notes : the wave in art
H.D. Sporing : Breaking Wave, Matavai Bay,Tahiti, 1769.
Detail from Purea's canoe, Tahiti, 1769.
British Museum, Add. MS 23921-23a
Printed in Cook:Voyages (1991),
Volume 1, Figure 31, between pages 112-113.
This illustration of a breaking wave clearly shows the conical wave face that is integral to the dynamics of surfriding.
It is probable that Sporing was able to capture the wave contours so accurately because there was a consistent , if small, swell running down the beach.
The image was thus constructed from many similar waves breaking regularly while he completed the principal image of the canoe.
Katsushika Hokusai: Under the wave off Kanagawa c.1825?1831?
famous wood block
print by Katsushika
One of Thirty-six Views of Mt. Fuji, the image has been used numerous times in the surf media and by surfboard companies.
Depicting the drama of man against the sea, a turbulent foreground is centred and mirrored by a distant, and serene, Mt. Fiji.
Hokusai pioneered the Japanese use of occidental perspective, a notable feature of thos series.
His woodblocks were distinctive by their use of blue, a colour previously unavailable in Japan.
A powerful influence in Japan and Europe, Hokusai was participially important to the work of Claude Monet and Ando Hiroshige, see below.
Angry sea at Naruto, Awa province c.1830-31
Wood block print
Strongly influenced by Hokusai, Ando Hiroshige (1797-1858)
brilliantly captures the fluidity
and motion of waves and currents.
The work uses the newly available blue ink extensively and is notable
for the lack of human figures, it is strictly a seascape.
Waves also feature prominently in Hiroshige's
The Cave at Enoshima, 1832 (below)
The Procession of Women to the Benten
Temple on the Island of Enoshima. c.?[
The Sea of Setta, Suruga province c.1852- 53 (below).
Like Hokusai, Hiroshige was a important influence in Europe,
and was particularly admired by Claude Monet.
Ando Hiroshige: The Cave at Enoshima c.1832
Travellers enter the shine-grotto of
Enoshima Island as a huge wave
beats on the shore.
Wood block print
Hiroshige (1797-1858) :
The Sea of Setta,
Suruga province (Suruga Setta no Kaijo)
Format : Oban, Tate-e
From the series :
Thirty-six View of Mount Fuji (Fuji Sanju-Rokkei)
Published by Tsutaya Kichizo in 1858
The Great Wave breaking on the coast at Satta Point
with a flight of alarmed Chidori making their escape.
References for Japanese Art
Lane, Richard : Masters of the Japanese Print
Thames and Hudson, London, 1962, pages 205 - 296
Hajek, Lubor : Japanese Graphic Art,
Octopus Books, UK, 1976,
Édouard Riou: The Huge Wave, 1868.
A huge wave, forty feet high, overwhelmed the fugitives with a terrible roar.
Men and beasts, everything, disappeared in a whirlpool of foam.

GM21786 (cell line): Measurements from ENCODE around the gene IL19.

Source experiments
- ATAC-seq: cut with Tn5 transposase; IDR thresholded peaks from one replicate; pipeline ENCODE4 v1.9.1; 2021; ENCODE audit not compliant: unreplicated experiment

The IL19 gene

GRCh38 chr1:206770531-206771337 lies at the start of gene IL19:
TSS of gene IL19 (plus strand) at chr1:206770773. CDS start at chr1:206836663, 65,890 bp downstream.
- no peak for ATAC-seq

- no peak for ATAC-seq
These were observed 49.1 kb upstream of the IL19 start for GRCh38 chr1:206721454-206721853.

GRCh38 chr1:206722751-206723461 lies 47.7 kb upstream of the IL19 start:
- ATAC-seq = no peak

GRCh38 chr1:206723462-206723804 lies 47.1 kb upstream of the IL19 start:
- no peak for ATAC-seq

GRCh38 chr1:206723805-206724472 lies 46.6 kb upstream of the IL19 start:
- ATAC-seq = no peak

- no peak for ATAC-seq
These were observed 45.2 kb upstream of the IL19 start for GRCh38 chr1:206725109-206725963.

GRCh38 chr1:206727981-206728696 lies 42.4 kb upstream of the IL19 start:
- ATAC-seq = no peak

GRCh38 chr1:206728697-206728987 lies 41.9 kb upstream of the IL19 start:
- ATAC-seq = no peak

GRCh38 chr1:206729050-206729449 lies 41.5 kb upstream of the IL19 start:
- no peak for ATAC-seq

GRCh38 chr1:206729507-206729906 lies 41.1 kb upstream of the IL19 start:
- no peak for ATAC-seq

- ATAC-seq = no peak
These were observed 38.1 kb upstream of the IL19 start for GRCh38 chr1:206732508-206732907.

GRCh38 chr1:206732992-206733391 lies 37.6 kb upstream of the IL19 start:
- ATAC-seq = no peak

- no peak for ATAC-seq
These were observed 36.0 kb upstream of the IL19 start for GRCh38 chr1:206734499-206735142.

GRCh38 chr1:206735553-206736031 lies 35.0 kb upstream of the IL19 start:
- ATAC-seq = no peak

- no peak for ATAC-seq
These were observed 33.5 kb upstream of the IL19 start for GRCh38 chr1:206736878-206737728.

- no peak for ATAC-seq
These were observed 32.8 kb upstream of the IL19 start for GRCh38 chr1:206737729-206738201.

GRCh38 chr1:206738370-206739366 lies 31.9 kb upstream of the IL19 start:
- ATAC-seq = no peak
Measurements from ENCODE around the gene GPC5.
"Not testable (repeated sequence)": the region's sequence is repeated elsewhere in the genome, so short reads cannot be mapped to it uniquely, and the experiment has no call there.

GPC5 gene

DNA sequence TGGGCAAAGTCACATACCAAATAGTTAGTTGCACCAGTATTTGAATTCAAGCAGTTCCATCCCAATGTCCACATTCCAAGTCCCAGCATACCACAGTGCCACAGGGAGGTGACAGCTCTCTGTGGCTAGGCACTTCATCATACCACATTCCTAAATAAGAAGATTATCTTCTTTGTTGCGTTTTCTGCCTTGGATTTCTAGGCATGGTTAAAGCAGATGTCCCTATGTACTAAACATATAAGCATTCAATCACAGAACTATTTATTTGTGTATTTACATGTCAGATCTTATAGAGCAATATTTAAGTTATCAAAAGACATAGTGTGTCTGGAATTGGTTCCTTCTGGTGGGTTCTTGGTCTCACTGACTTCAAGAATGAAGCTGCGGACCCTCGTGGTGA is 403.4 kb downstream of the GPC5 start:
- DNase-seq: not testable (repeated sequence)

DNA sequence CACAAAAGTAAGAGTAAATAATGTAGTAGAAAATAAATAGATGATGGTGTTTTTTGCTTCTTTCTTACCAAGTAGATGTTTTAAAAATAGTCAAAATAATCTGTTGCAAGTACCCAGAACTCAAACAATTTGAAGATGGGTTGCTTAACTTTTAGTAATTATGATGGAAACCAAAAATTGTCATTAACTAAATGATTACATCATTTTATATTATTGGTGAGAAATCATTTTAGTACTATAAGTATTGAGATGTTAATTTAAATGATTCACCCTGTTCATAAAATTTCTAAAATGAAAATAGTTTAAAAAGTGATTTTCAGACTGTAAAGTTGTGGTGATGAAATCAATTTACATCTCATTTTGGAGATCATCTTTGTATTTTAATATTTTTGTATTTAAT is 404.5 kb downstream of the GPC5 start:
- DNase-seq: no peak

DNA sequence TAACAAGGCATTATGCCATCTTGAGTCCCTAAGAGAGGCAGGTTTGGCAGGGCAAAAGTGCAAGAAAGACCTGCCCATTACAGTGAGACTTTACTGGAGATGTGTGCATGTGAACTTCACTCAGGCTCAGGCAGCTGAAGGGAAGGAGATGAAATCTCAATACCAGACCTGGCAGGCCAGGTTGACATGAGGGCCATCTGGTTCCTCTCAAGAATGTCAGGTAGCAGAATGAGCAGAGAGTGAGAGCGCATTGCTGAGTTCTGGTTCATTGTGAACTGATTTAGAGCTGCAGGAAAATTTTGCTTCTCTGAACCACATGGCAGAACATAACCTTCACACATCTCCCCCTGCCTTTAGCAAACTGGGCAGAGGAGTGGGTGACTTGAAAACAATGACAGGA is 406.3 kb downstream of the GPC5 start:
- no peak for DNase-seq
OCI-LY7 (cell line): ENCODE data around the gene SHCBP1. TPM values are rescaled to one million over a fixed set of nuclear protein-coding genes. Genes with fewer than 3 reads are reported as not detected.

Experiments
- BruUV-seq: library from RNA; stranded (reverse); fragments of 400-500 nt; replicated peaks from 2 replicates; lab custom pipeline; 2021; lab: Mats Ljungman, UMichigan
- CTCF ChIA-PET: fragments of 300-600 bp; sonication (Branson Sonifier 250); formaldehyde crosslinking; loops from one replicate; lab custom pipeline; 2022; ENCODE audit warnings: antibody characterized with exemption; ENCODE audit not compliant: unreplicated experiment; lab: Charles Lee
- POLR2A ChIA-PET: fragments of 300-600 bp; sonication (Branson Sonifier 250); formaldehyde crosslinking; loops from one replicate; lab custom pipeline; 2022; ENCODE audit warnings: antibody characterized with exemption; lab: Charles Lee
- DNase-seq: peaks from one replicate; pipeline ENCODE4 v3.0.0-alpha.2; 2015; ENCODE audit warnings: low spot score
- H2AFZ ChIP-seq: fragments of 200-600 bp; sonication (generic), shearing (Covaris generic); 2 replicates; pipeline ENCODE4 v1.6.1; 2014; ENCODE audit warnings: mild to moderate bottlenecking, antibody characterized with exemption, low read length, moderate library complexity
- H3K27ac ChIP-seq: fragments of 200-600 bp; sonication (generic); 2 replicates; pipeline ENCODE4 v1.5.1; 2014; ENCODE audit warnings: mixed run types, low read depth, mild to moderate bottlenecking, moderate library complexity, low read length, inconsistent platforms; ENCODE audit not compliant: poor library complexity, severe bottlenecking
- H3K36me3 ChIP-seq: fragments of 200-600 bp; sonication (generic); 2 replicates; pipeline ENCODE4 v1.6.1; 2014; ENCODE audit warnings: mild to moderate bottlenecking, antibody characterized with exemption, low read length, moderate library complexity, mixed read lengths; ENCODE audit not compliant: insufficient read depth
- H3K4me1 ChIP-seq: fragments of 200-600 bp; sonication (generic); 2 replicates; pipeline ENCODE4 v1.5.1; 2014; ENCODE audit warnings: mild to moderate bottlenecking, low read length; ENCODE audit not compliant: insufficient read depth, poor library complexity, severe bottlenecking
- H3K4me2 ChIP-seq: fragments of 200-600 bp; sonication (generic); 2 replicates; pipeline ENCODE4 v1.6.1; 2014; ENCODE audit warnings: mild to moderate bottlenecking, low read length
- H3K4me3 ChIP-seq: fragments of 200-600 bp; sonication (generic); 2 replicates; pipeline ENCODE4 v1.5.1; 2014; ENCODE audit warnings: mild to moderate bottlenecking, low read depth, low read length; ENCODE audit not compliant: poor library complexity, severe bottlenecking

A ponderous liquid mass engulfed them in its furious tide.
Probably influenced by early 19th century Japanese woodblocks, the illustration
appeared as plate 62 in Jules Verne's Les enfants du capitaine Grant,
published by Hetzel in 1867–1868, and published in
English as In Search of the Castaways.
A prolific illustrator, Riou contributed to many of Verne's works,
including his next novel, Twenty Thousand Leagues Under the Sea.
He is also known for his, less than accurate, illustration
of surfing in Hawaii, Jeux Havaiens (Hawaiians playing), 1873.
Gustave Courbet: The Wave [Die Woge], 1869.
Jean Désiré Gustave Courbet (1819-1877) was a French painter who led the Realist movement in 19th-century French painting.
Committed to painting only what he could see, he rejected academic convention and the Romanticism of the previous generation of visual artists.
His independence set an example that was important to later artists, such as the Impressionists and the Cubists.
Courbet painted figurative compositions, landscapes, seascapes, and still lifes and was an innovator and as an artist willing to make bold social statements through his work.
Above: Gustave Courbet: The Waves, 1869.
Right: Gustave Courbet: The Wave, 1870.
Brett (1939 - 1992) :
Thebes' Revenge (1973 - 82)
Oil and collage on board, 203 x 122 cm
The seashore was an significant subject for Whitely, notably a large number
of paintings featuring Sydney Harbour from his 1970's residence in Lavender
Bay and Bondi Beach.
Strongly influenced by the dramatic brush work of van Gough, this work also
owes a debt to the favoured blue used in Japanese woodblocks.
- Pearce, Barry : Brett Whiteley - Art and Life, The Art Gallery of NSW, Sydney, 1995.
Garry Shead: The Wave (1992)
Shead, Garry (1942- ) : The Wave (1992)
Oil on canvas board, 91 x121 cm Private collection.
Lawrence, his wife Frieda, the cottage Wyewurk, the Norfolk pines and the rugged coastline feature in most of the series.
From The D.H. Lawrence Paintings, a series of works based on D.H. Lawrence's Australian novel Kangaroo (1922?) and his time writing the novel at Thirroul, NSW.
One of the other thematic symbols of the series, a large kangaroo, is absent from this work.
The Lawrence works were initially encouraged by Shead's contemporary, Brett Whitely, and in 1973 they produced a diptych Portrait of D.H. Lawrence. (see Grishin, page 51 below). Brett Whitley (see above) committed suicide at Thirroul in 1992.
The wave image is reminiscent of Hokusai's Under the Wave, Above.
William (19 ) :
Creation Landscape : Earth and Sea - detail. (1995)
Oil on Canvas, multi panelled, 183 x 730 cm - full image below.